Do you know about the World War II Connection with the OBX?

The Outer Banks of North Carolina became Torpedo Junction in the Battle for the Atlantic during the early years of World War II. German Nazi u-boats, also called wolf packs, terrorized Allied shipping until the Allies were able to turn the tide in 1942. Entire ships and their crews disappeared beneath the waves of the Atlantic. The loss of life, munitions and supplies was horrific.

These cemeteries remain on the Hatteras and Ocracoke Islands as a reminder—a little piece of British soil carefully tended on the Banks. These are the graves of British sailors whose bodies washed  ashore to be discovered by the Bankers and respectfully interred. British representatives of Her Royal Majesty still honor these men and the others they represent in a touching ceremony every year in May, open to the public. Some of these men were never able to be identified. They remain known only to God.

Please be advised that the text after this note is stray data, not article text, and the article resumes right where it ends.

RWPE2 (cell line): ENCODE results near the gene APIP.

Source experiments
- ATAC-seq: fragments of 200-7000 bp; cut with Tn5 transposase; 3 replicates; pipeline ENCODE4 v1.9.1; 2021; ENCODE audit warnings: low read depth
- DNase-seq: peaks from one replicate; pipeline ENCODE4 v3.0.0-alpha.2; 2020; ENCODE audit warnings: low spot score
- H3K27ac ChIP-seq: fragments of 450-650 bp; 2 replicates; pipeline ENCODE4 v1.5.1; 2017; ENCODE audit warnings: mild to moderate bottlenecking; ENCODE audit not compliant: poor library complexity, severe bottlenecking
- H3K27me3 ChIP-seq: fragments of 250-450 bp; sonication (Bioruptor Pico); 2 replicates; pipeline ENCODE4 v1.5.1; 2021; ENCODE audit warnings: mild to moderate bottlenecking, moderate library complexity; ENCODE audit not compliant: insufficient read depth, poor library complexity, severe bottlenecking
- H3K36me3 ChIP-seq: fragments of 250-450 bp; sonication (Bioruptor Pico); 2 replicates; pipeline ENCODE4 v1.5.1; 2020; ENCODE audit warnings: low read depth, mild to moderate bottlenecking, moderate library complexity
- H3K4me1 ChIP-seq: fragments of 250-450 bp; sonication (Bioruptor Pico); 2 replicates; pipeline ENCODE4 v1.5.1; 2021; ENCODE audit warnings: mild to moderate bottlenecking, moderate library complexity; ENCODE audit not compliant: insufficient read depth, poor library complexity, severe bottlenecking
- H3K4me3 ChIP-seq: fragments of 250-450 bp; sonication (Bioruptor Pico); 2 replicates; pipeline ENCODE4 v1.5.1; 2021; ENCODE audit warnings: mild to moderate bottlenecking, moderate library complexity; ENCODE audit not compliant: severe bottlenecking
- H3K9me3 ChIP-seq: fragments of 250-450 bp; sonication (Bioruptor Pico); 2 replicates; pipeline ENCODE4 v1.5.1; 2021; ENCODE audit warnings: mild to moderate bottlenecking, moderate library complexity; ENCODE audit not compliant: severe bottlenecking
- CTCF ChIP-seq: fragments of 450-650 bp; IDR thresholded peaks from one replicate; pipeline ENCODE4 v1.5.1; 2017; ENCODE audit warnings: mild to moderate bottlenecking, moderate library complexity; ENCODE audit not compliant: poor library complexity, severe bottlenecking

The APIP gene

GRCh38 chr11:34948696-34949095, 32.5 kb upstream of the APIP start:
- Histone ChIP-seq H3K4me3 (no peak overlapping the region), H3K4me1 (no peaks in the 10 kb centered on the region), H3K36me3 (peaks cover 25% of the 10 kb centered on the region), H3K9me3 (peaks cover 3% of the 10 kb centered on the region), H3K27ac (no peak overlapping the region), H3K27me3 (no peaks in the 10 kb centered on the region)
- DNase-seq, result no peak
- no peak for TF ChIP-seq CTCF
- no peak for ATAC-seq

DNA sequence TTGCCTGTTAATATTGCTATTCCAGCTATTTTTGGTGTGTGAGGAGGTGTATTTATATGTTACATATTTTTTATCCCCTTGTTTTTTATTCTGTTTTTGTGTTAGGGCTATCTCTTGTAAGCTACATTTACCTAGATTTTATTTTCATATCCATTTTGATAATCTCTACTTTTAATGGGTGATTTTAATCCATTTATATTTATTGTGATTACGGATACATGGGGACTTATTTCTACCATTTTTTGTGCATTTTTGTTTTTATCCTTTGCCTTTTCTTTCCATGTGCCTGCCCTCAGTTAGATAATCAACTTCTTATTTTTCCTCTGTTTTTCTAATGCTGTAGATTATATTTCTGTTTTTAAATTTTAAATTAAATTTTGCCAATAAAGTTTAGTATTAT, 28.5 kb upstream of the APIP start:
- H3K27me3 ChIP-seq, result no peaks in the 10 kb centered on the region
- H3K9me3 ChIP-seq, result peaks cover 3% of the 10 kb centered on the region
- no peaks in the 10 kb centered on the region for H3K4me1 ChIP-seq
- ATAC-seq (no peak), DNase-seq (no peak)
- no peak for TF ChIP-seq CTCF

For more behind the scene info on A Vast and Gracious Tide, visit Pinterest.


Civil Air Patrol, World War Two & the ESVA

We, the many, owe so much to the few. There was an almost forgotten time ago when German u boats prowled off the Eastern Seaboard of the United States. Only those living on the Eastern Shore of Virginia and the Outer Banks of North Carolina understood how precarious was our freedom.

Nightly, they watched in horror as the u boats sank freighters and passenger ships. The Civil Air Patrol, with bases from Florida to New Jersey, was established to locate the German wolf pack and target them before they could target Allied shipping. The CAP kept watch over the coastline until sabotage and invasion was no longer a threat, breaking the backbone of Nazi aggression in the Americas.

When the late Billy Davis of ESVA took my husband on a quick side trip to see an old World War 2 airstrip, the idea for The Bachelor’s Unexpected Family was born.






For more behind the scene inspiration from The Bachelor’s Unexpected Family, visit Pinterest.